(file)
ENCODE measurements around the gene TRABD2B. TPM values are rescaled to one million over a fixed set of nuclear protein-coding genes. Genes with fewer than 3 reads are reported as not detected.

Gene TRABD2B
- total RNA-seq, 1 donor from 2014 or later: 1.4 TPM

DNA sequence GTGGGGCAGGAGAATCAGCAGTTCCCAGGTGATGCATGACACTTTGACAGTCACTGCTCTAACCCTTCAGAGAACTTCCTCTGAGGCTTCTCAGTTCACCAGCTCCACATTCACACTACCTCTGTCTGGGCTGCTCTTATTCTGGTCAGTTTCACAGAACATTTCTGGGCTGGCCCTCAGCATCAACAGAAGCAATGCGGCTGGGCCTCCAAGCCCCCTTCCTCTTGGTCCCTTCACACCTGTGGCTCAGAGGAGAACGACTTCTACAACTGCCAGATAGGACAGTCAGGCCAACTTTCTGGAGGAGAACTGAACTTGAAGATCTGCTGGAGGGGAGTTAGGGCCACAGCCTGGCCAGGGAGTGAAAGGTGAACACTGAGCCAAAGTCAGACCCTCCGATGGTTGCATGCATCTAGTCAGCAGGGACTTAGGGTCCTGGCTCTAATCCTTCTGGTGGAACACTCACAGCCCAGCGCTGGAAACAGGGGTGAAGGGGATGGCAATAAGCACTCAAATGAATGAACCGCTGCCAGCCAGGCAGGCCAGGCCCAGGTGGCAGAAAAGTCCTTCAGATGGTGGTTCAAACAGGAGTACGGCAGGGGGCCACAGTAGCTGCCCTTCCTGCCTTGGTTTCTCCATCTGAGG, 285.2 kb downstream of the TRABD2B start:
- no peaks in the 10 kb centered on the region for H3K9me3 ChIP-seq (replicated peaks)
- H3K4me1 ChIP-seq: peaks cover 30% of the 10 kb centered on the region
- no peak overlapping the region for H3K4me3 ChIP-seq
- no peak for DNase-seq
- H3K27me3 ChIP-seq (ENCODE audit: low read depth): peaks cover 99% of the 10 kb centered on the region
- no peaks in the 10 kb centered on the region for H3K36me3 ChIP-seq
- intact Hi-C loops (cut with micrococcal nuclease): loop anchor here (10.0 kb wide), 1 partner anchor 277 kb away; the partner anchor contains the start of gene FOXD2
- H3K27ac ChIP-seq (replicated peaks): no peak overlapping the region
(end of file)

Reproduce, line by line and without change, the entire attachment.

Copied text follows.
ENCODE measurements around the gene TRABD2B. TPM values are rescaled to one million over a fixed set of nuclear protein-coding genes. Genes with fewer than 3 reads are reported as not detected.

Gene TRABD2B
- total RNA-seq, 1 donor from 2014 or later: 1.4 TPM

DNA sequence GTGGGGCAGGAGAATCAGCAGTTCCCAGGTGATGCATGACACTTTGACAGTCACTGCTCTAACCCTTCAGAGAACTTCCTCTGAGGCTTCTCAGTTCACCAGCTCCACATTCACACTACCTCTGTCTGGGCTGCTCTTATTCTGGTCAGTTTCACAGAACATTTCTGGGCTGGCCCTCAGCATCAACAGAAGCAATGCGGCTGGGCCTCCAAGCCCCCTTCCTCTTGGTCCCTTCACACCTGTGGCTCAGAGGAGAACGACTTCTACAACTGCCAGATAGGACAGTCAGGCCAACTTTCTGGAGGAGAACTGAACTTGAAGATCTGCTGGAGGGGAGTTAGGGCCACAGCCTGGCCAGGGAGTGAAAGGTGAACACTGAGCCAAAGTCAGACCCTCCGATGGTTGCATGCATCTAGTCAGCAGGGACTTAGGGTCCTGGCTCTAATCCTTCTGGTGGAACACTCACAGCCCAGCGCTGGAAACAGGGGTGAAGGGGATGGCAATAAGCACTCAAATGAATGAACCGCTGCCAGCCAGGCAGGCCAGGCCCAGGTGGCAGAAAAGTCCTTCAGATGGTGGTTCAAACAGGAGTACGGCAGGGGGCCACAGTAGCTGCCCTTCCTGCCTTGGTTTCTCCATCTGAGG, 285.2 kb downstream of the TRABD2B start:
- no peaks in the 10 kb centered on the region for H3K9me3 ChIP-seq (replicated peaks)
- H3K4me1 ChIP-seq: peaks cover 30% of the 10 kb centered on the region
- no peak overlapping the region for H3K4me3 ChIP-seq
- no peak for DNase-seq
- H3K27me3 ChIP-seq (ENCODE audit: low read depth): peaks cover 99% of the 10 kb centered on the region
- no peaks in the 10 kb centered on the region for H3K36me3 ChIP-seq
- intact Hi-C loops (cut with micrococcal nuclease): loop anchor here (10.0 kb wide), 1 partner anchor 277 kb away; the partner anchor contains the start of gene FOXD2
- H3K27ac ChIP-seq (replicated peaks): no peak overlapping the region